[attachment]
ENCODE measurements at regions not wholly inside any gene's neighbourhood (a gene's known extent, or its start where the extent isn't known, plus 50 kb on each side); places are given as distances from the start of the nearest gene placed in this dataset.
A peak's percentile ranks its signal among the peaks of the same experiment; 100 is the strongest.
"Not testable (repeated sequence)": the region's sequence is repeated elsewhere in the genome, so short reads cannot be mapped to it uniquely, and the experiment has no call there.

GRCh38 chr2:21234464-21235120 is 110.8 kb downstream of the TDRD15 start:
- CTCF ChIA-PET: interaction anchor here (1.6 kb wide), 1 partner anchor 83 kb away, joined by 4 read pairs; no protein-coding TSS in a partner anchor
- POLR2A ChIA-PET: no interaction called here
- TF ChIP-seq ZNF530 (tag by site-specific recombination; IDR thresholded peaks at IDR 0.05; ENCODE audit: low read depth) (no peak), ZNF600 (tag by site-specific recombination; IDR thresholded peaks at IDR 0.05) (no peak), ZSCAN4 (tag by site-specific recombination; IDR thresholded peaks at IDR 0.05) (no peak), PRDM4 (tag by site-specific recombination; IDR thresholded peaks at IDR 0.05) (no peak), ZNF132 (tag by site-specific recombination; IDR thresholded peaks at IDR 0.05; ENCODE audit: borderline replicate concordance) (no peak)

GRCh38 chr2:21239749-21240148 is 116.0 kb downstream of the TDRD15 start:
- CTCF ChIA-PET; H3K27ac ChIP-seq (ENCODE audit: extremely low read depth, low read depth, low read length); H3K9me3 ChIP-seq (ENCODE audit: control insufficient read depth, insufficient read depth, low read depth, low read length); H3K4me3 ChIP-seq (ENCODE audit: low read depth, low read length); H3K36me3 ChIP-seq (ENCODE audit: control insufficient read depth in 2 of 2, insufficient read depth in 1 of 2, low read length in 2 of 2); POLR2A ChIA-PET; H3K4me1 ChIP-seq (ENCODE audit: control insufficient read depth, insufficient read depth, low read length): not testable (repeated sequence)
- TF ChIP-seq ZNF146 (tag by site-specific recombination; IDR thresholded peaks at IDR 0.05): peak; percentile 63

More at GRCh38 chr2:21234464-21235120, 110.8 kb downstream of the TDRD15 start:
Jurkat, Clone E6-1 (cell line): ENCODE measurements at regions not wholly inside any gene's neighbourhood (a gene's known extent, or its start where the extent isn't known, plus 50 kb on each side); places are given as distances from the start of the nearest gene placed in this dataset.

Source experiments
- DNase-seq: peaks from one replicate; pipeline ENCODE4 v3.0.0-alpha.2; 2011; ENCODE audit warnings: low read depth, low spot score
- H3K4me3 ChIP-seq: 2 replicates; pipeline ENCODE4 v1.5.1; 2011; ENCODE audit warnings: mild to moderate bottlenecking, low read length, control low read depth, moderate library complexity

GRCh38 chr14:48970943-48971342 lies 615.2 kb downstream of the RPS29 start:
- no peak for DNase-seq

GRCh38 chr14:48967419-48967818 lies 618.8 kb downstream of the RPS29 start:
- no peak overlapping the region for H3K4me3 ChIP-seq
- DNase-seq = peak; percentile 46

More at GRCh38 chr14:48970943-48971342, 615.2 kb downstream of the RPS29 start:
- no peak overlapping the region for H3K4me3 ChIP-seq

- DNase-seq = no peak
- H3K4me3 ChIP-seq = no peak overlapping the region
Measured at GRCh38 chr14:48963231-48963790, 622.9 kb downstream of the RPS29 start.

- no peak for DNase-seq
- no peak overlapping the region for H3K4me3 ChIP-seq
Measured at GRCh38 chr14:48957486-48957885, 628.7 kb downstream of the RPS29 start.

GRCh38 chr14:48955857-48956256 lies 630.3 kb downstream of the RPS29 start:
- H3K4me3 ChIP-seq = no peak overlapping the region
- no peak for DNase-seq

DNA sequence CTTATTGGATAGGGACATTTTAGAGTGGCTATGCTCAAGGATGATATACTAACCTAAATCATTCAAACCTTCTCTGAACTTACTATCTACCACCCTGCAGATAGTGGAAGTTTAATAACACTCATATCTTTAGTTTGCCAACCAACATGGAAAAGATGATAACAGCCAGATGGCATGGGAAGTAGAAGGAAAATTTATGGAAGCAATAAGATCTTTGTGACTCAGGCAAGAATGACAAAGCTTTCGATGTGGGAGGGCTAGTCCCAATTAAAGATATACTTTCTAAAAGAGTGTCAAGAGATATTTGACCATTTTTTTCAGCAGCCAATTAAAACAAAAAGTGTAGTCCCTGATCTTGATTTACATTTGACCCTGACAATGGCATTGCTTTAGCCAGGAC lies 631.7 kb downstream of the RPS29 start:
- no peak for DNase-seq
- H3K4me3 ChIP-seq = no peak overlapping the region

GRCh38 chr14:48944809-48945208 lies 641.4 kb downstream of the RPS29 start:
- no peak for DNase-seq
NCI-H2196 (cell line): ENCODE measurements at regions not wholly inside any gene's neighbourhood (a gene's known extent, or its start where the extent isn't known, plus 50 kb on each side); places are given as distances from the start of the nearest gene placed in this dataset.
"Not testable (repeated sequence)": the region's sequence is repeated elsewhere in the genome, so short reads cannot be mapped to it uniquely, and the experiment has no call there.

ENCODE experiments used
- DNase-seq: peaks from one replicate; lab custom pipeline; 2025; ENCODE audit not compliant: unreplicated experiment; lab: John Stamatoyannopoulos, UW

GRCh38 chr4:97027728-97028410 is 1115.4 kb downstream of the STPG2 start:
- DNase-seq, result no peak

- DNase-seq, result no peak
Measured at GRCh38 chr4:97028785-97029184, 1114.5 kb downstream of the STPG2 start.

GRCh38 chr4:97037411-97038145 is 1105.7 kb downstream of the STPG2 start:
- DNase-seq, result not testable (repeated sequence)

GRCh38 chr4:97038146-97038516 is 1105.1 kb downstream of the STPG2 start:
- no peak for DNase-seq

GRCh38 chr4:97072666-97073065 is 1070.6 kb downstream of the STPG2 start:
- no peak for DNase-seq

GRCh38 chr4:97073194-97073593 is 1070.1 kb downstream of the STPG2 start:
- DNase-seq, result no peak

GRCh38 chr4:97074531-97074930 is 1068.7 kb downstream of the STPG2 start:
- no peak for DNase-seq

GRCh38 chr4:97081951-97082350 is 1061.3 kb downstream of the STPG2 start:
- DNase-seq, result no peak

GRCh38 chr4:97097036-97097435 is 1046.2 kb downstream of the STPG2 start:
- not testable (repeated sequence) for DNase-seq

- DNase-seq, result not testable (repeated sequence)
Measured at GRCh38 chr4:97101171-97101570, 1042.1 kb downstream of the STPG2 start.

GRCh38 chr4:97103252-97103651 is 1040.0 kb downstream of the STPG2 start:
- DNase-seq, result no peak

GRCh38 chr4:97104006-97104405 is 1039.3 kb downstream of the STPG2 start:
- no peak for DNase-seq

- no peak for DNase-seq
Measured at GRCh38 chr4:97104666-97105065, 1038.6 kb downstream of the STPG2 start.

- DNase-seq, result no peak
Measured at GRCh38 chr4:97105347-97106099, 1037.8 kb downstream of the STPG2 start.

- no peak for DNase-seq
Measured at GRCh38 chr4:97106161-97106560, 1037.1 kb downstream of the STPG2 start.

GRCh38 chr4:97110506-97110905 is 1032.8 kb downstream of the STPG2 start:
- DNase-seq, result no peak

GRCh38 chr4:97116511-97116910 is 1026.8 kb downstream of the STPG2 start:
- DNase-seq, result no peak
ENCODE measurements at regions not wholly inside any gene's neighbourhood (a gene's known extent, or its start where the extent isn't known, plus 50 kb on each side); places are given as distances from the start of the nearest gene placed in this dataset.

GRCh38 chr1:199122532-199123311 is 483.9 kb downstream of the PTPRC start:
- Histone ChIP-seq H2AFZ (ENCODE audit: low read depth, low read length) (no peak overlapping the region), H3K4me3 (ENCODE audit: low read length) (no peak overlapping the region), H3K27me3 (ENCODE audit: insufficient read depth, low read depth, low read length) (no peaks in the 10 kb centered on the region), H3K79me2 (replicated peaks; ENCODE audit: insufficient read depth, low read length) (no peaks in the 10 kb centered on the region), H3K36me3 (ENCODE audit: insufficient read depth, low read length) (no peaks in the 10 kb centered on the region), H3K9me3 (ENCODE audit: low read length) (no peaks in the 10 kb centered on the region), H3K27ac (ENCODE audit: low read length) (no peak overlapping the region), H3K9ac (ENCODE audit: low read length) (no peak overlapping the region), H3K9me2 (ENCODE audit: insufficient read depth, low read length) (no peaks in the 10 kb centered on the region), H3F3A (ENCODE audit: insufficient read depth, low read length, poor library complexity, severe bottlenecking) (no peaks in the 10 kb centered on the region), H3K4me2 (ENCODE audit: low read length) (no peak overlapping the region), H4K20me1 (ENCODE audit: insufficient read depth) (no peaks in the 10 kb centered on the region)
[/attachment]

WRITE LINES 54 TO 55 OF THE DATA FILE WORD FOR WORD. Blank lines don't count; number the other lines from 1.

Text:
- no peak for DNase-seq

GRCh38 chr4:97081951-97082350 is 1061.3 kb downstream of the STPG2 start: